Today’s photos come from reader Mark Sturtevant, whose words are indented (note the hint to “embiggen”):
Here are more summer pictures of arthropods. Clicking to “embiggen” is generally recommended.
The first two pictures are of a large female walking stick, Diapheromera femorata. In the first picture I tried to blur the background, and I think it turned out ok. This particular walking stick is the same one I had used a while ago here in a “Spot the Walking Stick” post.
It seems appropriate to follow with the next insect. This may resemble a walking stick, but actually it is a thread-legged assassin bug (Emesaya brevipennis). I well remember the surge of amazement when I turned up a leaf and there it was, with a body nearly two inches long and with its raptorial forelimbs stretched out in front. It then set out walking with surprising sure-footedness over the branches with those impossibly long legs. It was hard to get an acceptable picture!
The insect shown in the next picture is fairly despised. This is a mid-stage nymph of the marmorated stink bug, Halyomorpha halys, which is an invasive species in the U.S. They can gather in significant numbers around houses late in the summer, and home-owners see them indoors all winter long. But just look at this “teenager”! It must be admitted that the youngsters are temporarily adorable. In it I see a kind of fusion between glam rock and punk rock.
Next is the tiny ant-mimicking jumping spider, Synemosyna formica. These are fairly common on the undersides of leaves in forests. Recently Jerry had mentioned that ant mimicry is given its own specialized name: “myrmecomorphy”. Readers can pick out several clever details here where the spider is a myrmecomorph.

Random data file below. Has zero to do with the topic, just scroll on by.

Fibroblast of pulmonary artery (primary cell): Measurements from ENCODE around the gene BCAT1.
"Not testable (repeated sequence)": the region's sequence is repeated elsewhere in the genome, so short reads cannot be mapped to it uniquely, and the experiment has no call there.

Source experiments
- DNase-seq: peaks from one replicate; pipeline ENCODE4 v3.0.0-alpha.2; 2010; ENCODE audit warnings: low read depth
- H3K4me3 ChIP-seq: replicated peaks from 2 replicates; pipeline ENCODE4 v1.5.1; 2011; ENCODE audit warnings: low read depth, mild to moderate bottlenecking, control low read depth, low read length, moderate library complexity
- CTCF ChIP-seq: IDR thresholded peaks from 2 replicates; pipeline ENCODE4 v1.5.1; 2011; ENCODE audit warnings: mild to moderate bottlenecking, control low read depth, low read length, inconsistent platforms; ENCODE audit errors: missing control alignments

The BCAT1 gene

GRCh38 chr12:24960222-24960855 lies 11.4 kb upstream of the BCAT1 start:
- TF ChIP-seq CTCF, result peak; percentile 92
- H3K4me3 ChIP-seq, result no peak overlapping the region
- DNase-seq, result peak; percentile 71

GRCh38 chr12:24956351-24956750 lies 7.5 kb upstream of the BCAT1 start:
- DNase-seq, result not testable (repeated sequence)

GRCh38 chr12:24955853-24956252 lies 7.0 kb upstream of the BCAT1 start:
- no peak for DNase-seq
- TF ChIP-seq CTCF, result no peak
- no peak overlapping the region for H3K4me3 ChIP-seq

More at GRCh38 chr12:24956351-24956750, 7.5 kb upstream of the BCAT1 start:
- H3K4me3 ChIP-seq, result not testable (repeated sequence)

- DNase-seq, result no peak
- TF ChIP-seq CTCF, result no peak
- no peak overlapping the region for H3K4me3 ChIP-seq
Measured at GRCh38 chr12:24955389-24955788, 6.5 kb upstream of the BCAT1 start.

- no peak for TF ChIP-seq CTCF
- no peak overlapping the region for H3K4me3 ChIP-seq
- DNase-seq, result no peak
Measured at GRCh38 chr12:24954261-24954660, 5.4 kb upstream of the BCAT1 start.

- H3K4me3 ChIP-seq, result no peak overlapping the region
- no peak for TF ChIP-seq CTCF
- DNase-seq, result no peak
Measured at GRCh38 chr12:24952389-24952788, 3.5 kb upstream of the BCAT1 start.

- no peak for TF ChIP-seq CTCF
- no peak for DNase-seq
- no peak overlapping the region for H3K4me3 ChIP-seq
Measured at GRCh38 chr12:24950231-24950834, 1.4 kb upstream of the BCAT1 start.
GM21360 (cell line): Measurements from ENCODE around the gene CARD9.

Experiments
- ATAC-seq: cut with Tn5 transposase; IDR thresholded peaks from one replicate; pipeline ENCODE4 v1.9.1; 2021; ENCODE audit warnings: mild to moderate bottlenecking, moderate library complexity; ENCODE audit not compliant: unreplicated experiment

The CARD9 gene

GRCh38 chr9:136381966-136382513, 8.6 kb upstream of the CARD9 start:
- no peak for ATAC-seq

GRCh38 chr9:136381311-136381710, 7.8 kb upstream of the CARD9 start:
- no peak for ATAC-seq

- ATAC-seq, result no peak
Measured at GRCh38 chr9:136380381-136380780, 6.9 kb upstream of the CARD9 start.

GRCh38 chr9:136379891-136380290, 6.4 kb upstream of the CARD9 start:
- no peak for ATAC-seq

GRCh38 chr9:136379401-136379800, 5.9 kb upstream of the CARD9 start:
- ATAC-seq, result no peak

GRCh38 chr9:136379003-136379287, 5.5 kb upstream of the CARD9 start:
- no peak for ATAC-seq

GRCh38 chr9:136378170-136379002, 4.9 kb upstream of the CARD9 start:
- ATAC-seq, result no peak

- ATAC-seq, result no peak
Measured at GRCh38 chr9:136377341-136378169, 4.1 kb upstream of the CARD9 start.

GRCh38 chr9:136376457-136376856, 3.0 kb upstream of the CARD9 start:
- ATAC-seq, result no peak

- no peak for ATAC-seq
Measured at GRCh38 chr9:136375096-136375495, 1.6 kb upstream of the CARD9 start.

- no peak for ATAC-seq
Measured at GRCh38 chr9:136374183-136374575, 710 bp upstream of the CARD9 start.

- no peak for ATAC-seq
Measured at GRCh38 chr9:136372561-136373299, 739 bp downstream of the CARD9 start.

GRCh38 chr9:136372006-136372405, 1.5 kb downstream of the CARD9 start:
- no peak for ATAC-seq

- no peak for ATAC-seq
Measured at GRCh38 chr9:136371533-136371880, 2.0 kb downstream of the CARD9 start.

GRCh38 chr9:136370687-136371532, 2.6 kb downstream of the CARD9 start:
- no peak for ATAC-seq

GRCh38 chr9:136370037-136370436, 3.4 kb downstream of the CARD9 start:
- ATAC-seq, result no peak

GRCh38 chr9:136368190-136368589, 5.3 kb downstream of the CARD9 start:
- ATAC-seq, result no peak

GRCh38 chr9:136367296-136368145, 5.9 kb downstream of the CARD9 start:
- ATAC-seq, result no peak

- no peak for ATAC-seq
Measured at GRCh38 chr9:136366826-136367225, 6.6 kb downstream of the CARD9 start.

Another woodland find absolutely surprised me. This beautiful caterpillar is the larva of the funerary dagger moth (Acronicta funeralis), which is considered uncommon (or seldom seen, anyway), so I am very happy to have found it.
Sometimes really nice finds are in ones’ perfectly ordinary back yard. The mayfly shown in the next two pictures was in our garden (had to run for the camera!), and it is one of those ‘crazy-eyed’ males from the family Baetidae. Males in this family have these bizarre split compound eyes, and the upward-facing eyes are thought to be used to find females while flying at night. I think the genus might be Callibaetis.
Toward the end, now. The damselfly in the next picture is a blue-fronted dancer damselfly (Argia apicalis). A common damselfly along wooded trails, though most fly from me when I approach.
The last picture is to show who was watching me while I was watching the damselfly. This is a least chipmunk (Tamias minimus) I must have looked suspicious.